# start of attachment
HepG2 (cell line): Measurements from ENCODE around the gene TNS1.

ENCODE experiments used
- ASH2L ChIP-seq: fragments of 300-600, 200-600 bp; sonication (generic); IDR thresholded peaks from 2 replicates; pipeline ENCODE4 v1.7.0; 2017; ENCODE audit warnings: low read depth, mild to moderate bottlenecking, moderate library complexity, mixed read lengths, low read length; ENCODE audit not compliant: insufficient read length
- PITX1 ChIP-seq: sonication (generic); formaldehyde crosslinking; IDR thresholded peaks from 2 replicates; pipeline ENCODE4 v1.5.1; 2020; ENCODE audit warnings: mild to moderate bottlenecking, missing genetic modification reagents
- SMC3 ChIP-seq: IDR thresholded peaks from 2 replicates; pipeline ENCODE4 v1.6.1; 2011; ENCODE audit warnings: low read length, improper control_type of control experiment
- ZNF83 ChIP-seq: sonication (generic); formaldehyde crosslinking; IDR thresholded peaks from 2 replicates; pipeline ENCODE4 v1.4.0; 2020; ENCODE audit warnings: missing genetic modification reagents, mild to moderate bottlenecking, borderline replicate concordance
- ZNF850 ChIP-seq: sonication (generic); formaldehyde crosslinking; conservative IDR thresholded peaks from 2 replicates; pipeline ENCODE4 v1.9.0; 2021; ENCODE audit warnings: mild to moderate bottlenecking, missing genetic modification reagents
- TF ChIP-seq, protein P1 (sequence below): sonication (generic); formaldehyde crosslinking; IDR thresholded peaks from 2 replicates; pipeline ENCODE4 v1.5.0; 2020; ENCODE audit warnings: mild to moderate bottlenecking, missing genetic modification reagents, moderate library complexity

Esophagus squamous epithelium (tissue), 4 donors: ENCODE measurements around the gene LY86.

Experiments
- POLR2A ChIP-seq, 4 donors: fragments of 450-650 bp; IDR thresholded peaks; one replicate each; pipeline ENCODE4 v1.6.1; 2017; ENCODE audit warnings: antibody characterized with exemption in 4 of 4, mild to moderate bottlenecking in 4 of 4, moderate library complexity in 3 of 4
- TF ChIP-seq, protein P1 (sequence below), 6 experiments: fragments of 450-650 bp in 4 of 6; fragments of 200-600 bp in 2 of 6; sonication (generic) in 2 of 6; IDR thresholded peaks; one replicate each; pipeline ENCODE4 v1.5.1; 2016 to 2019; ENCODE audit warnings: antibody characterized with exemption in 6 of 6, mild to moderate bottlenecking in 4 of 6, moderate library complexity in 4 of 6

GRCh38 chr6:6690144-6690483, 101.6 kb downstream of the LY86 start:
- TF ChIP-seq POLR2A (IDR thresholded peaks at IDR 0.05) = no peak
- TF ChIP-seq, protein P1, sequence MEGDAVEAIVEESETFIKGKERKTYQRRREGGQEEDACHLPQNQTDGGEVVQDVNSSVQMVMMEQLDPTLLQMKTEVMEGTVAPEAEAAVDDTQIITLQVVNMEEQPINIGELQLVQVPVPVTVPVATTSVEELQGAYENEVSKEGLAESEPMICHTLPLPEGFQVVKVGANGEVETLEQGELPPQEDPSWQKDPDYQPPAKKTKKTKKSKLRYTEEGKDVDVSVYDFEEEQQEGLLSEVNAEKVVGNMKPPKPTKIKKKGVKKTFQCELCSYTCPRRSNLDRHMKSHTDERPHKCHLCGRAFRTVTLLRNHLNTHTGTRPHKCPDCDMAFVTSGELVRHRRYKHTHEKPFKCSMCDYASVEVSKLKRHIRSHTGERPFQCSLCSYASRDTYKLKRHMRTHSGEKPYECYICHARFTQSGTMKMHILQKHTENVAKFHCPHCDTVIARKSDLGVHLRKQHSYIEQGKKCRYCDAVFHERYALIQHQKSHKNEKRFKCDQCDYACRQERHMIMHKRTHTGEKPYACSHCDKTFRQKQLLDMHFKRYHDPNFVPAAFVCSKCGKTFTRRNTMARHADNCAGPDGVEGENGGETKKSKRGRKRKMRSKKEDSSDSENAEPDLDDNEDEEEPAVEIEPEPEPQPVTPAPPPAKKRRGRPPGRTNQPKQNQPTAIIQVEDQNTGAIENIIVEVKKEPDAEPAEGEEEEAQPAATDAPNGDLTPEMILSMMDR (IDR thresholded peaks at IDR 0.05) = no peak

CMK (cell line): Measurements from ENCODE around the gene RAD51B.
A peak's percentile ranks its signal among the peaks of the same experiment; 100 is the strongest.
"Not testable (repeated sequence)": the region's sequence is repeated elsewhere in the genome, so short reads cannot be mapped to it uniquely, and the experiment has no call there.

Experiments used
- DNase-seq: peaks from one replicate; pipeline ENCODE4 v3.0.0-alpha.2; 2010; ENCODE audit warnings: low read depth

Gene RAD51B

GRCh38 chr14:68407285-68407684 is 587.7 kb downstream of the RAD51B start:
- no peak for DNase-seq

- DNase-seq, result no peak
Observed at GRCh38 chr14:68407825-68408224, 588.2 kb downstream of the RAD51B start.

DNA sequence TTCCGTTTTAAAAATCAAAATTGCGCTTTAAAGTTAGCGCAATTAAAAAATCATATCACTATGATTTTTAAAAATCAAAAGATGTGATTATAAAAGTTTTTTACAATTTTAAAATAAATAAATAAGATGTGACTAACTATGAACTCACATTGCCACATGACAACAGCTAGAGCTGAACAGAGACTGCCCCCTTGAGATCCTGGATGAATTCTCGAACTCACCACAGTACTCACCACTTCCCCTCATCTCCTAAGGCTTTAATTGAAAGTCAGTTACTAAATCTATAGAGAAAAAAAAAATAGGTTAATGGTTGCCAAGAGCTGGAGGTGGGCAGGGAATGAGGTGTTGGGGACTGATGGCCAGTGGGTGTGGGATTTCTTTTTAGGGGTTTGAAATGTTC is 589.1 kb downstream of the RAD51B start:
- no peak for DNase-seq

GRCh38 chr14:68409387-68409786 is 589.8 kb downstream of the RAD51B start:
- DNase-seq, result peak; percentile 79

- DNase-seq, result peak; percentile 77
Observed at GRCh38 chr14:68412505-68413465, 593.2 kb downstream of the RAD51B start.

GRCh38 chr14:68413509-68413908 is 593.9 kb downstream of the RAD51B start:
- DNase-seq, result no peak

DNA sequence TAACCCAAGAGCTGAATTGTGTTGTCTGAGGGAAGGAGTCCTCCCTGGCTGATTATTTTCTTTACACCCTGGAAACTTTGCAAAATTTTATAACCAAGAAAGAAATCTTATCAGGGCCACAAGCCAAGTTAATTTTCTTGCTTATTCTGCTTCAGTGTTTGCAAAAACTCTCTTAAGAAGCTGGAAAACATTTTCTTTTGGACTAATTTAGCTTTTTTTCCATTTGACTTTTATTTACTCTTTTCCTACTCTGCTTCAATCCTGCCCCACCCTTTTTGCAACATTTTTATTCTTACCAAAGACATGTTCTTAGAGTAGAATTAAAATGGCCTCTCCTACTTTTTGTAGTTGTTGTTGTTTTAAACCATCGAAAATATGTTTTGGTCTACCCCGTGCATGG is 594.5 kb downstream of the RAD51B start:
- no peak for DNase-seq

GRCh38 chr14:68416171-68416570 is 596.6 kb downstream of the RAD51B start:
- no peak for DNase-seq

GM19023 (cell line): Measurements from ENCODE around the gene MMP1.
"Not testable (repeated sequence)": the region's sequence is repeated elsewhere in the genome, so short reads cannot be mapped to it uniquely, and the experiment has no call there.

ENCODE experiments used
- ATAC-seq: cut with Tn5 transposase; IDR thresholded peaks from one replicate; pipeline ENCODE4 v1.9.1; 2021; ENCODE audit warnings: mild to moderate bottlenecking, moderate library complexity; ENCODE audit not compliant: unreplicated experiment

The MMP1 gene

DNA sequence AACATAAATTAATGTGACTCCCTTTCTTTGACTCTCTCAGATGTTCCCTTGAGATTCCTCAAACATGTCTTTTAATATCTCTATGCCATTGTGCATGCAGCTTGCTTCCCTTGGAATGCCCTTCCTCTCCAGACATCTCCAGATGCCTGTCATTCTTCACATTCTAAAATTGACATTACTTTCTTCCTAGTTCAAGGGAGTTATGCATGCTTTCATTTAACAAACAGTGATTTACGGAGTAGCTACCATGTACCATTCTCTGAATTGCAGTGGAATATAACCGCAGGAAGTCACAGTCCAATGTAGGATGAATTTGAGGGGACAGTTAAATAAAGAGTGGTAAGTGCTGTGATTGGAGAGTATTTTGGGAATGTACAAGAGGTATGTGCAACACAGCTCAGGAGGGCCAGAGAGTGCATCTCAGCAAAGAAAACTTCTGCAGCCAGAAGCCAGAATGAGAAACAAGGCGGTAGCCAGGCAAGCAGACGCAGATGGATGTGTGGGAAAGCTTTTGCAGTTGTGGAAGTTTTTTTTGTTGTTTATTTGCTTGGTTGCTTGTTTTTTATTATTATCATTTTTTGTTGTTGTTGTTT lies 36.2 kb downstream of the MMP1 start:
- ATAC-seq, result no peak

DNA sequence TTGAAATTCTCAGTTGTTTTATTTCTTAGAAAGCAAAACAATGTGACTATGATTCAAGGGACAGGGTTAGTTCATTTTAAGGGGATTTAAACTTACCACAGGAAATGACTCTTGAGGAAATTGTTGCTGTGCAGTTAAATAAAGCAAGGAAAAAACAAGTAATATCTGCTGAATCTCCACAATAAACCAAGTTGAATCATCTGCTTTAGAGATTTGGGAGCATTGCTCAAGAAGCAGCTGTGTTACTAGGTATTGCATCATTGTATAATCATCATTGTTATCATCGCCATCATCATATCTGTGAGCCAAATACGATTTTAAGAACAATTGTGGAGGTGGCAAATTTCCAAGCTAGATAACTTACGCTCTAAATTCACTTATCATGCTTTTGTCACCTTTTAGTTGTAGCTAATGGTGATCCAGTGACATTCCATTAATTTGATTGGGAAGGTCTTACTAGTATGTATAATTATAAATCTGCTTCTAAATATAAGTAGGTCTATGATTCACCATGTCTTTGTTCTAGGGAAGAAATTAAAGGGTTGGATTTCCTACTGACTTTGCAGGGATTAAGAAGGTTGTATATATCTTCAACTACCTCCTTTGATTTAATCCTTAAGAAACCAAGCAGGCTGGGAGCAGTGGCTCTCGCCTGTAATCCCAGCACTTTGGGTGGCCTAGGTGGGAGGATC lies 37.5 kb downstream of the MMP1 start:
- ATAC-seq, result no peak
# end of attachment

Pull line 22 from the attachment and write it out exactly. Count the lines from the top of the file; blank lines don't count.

GRCh38 chr14:68407285-68407684 is 587.7 kb downstream of the RAD51B start: